Critics to aeroponics argue that, as the plants are fed with artificial nutrients, they don’t have access to the microbiology of healthy soil. In that sense aeroponic farming can be compared to feeding humans directly through an intravenous solution. In that sense, the role of soil is as important as the role of the stomach, to break down organic matter and provide micronutrients and other things that are associated with organic food production. Still, if we want to make a living in such a hostile environment as the red planet, the method seems rather promising.


Preppers & Survivalists

What do you think will happen when a really big crisis occurs? Like for example extreme weather situations, pandemics, environmental disaster, a major supply shortage or some kind of conflict or unrest that gravely affect the normal societal functions. Will the society be able to cope with extreme stress situations, and care for the citizens needs, or will it break down and leave everyone having to rely completely on their selves.

Preppers are the ones that have decided that they can’t just rely on society for taking care of the crisis management for them, but that they will have to prepare (”prep”) for those situations themselves. So preppers stockpile food and water in their homes, and normally go around with a small bag, like an urgency kit, full of a lot of useful tools for when “the shit hits the fan” (when everything goes wrong) as they tend to call it.

They also prepare their homes to be safe, resilient and defendable strongholds and rely on backup plans to be able to sneak away safely to another and more durable location when the situation around them seems to be too unstable.

While some people just prepare to endure a threatening situation, hoarding up provisions, practical utensils and an escape route from it all to a safe haven, others, the survivalists, have decided they must be ready for maintaining themselves for a much longer time period, since all stored provisions will in the end be finished if you can’t produce new ones yourself.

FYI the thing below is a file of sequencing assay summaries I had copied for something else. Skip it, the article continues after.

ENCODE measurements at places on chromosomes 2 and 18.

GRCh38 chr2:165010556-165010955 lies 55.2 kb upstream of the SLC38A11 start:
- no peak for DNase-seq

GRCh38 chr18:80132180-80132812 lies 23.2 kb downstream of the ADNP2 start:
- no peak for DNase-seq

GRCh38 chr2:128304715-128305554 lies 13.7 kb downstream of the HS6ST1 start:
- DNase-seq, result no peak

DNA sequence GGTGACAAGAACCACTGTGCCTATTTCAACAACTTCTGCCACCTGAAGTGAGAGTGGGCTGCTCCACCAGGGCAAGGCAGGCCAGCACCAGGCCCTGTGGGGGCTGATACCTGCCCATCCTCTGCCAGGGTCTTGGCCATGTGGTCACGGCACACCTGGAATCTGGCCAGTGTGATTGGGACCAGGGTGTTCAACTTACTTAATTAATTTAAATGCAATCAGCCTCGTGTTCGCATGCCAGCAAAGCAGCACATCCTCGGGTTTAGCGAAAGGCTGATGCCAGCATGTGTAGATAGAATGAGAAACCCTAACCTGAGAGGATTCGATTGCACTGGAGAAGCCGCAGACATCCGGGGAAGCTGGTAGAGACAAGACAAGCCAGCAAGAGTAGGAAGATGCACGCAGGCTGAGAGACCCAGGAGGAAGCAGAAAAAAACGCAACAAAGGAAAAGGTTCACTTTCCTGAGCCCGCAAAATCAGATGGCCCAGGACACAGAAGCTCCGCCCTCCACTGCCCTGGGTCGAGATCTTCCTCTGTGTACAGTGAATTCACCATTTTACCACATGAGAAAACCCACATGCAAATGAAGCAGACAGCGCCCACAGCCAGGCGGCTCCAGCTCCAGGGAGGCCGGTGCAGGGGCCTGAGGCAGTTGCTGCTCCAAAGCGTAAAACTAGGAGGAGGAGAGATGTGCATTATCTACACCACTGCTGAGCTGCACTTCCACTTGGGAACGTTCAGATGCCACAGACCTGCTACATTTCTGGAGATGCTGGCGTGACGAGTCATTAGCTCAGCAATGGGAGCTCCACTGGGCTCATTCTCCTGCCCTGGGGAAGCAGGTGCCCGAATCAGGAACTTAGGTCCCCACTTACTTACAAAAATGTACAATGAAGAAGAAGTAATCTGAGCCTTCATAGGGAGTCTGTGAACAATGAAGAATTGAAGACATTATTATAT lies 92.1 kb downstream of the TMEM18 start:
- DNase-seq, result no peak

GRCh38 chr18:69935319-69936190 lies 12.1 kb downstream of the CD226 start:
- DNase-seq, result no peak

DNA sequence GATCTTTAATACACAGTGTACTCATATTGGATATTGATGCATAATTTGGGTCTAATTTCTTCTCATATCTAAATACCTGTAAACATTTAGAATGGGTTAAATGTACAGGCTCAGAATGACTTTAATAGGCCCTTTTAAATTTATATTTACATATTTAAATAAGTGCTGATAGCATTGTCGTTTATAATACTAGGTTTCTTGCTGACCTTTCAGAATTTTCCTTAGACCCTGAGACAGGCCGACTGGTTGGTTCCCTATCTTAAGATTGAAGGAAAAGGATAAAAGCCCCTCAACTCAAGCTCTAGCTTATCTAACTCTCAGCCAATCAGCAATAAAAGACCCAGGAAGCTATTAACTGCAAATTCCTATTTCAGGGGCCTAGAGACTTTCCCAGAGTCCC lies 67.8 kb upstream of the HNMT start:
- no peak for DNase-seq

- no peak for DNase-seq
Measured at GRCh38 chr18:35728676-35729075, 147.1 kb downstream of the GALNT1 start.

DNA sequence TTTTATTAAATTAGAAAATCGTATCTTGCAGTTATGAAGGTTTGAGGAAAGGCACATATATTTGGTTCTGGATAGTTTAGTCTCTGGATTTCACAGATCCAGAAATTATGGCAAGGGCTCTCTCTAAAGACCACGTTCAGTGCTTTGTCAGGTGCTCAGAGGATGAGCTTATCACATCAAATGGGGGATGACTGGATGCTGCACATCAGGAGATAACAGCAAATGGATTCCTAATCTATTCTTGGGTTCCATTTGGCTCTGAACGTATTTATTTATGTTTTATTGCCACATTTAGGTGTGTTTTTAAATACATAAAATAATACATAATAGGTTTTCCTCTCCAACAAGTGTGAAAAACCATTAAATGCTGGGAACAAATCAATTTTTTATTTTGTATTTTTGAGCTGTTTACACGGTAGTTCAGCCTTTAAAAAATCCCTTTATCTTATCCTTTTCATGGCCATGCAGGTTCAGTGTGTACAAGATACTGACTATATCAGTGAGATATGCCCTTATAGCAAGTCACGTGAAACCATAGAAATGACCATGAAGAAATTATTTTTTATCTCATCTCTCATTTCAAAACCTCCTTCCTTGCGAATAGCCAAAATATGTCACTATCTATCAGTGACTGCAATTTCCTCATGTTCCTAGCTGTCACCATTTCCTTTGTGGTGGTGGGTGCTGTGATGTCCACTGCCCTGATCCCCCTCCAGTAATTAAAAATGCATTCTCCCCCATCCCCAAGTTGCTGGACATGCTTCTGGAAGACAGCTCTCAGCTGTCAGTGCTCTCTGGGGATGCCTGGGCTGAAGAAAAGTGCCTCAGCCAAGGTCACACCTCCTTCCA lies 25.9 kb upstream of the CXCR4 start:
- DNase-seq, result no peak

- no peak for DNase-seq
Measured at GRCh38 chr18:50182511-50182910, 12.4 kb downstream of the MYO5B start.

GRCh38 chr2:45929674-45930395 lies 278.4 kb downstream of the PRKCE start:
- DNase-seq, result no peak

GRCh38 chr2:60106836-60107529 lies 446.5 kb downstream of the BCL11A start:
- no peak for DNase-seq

So being a survivalist, you would want to secure your own stable food production, collecting rainwater, growing food on land or in water, raising hen, fish and smaller animals to maintain a constant flow of nutrition. Another issue is having access to energy for cooking and keeping warm without an electrical grid or fossil fuels to provide that service, using durable energy resources like the sun, wind of perhaps just having access to enough fire wood.

Most survivalists prefer a discrete hide-away place in a rural context with enough space to be self-sufficient; yet others some have created a complete ecosystem in their urban backyard to able to generate enough food and energy.

While preppers and survivalists often are looked upon by others as raving mad bunker builders and hoarders, waiting forever for the soon-to-come doomsday, those people see the rest of the world as naïve fools that will just panic and not last a day without water and electricity.

In the end it seems a bit like the classic tale about the ant and the grasshopper, where some work hard all day to prepare for an uncertain future while others go happily about their life unknowing about the perils to come. I do agree on that, even if you can find rather extreme examples of people that have become obsessed with storing stuff, doing weapon drills and planning for a complete breakdown of the world as we know it, realizing just how fragile our society really can be, is rather healthy.